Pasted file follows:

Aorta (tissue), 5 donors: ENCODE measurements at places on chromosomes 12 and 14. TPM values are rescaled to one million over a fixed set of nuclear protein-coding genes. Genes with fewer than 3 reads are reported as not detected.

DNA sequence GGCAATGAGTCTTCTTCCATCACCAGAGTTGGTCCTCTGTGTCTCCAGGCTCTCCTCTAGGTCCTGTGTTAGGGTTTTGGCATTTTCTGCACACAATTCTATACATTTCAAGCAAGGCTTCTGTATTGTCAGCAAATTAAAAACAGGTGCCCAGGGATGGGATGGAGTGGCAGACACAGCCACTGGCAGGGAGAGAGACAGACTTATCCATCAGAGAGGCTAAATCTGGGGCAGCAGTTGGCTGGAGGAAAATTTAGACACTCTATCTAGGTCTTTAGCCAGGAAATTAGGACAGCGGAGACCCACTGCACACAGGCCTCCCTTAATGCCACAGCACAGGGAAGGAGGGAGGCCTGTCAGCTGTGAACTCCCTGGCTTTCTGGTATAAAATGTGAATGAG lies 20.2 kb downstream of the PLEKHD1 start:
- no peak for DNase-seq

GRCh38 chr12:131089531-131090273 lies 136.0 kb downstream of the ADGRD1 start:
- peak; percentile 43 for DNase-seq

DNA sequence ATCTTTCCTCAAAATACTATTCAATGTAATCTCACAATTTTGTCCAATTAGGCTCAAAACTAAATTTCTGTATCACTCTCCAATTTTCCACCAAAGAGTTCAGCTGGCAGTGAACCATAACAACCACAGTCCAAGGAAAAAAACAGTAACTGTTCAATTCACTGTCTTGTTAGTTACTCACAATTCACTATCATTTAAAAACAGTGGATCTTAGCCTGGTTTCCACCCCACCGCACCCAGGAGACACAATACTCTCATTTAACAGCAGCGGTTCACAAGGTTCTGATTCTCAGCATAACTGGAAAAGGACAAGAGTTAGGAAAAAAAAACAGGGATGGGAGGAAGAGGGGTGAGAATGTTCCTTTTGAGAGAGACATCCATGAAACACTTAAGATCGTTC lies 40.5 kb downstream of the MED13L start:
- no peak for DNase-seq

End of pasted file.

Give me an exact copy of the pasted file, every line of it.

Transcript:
Aorta (tissue), 5 donors: ENCODE measurements at places on chromosomes 12 and 14. TPM values are rescaled to one million over a fixed set of nuclear protein-coding genes. Genes with fewer than 3 reads are reported as not detected.

DNA sequence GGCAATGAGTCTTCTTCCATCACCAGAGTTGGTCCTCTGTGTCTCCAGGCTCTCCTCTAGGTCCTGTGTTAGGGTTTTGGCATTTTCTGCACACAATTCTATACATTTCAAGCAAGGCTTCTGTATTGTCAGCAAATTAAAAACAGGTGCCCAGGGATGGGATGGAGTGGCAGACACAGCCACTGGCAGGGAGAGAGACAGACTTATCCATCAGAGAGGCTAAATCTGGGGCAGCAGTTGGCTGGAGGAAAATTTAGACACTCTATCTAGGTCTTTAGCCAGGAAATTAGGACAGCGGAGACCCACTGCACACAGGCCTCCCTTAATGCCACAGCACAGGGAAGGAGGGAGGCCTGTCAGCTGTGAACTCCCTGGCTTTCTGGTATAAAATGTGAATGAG lies 20.2 kb downstream of the PLEKHD1 start:
- no peak for DNase-seq

GRCh38 chr12:131089531-131090273 lies 136.0 kb downstream of the ADGRD1 start:
- peak; percentile 43 for DNase-seq

DNA sequence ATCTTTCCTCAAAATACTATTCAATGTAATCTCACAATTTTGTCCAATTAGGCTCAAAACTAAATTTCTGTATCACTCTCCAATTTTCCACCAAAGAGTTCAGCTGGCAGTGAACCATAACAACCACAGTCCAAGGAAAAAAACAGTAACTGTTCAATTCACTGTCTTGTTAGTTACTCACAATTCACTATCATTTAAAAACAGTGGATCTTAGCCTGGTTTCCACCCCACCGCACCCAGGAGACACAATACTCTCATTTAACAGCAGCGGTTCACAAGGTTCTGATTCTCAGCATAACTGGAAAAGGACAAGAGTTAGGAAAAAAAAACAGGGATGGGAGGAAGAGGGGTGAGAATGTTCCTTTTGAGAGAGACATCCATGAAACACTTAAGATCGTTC lies 40.5 kb downstream of the MED13L start:
- no peak for DNase-seq